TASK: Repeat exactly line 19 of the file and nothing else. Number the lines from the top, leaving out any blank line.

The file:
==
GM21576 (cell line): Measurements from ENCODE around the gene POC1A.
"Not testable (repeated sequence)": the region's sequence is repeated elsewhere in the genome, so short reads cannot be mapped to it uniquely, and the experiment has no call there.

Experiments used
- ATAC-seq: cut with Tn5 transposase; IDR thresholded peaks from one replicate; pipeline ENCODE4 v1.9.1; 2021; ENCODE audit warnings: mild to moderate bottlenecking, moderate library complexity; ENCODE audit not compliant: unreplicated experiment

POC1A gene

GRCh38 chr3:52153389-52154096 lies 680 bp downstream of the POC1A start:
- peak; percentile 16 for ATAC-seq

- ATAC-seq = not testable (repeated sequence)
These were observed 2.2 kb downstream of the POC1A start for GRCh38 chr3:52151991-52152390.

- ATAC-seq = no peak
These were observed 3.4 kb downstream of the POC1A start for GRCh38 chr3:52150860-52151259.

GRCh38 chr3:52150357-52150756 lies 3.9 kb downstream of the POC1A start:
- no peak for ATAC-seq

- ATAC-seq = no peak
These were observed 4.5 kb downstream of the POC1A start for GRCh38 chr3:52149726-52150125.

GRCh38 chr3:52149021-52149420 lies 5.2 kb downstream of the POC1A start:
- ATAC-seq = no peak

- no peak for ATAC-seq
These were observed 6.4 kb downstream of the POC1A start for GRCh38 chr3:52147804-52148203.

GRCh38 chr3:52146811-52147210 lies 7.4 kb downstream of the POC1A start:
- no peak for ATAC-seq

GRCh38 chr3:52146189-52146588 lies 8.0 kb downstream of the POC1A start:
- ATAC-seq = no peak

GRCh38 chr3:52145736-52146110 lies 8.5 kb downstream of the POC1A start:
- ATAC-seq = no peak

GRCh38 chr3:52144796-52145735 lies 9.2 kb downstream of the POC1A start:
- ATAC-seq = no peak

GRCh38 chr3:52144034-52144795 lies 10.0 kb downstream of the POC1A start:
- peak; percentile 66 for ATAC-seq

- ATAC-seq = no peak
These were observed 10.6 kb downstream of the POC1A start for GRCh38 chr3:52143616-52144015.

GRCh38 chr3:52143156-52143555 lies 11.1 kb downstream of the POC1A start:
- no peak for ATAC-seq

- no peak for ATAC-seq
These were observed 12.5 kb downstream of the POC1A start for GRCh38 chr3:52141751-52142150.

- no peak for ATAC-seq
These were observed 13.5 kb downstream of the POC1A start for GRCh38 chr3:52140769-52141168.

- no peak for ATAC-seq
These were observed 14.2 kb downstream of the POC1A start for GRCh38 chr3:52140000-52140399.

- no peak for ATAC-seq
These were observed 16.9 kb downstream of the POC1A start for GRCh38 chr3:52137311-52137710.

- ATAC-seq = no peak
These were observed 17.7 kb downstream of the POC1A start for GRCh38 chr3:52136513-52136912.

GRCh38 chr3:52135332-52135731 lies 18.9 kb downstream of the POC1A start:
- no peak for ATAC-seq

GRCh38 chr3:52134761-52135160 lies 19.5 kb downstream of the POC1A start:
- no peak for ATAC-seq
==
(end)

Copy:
These were observed 6.4 kb downstream of the POC1A start for GRCh38 chr3:52147804-52148203.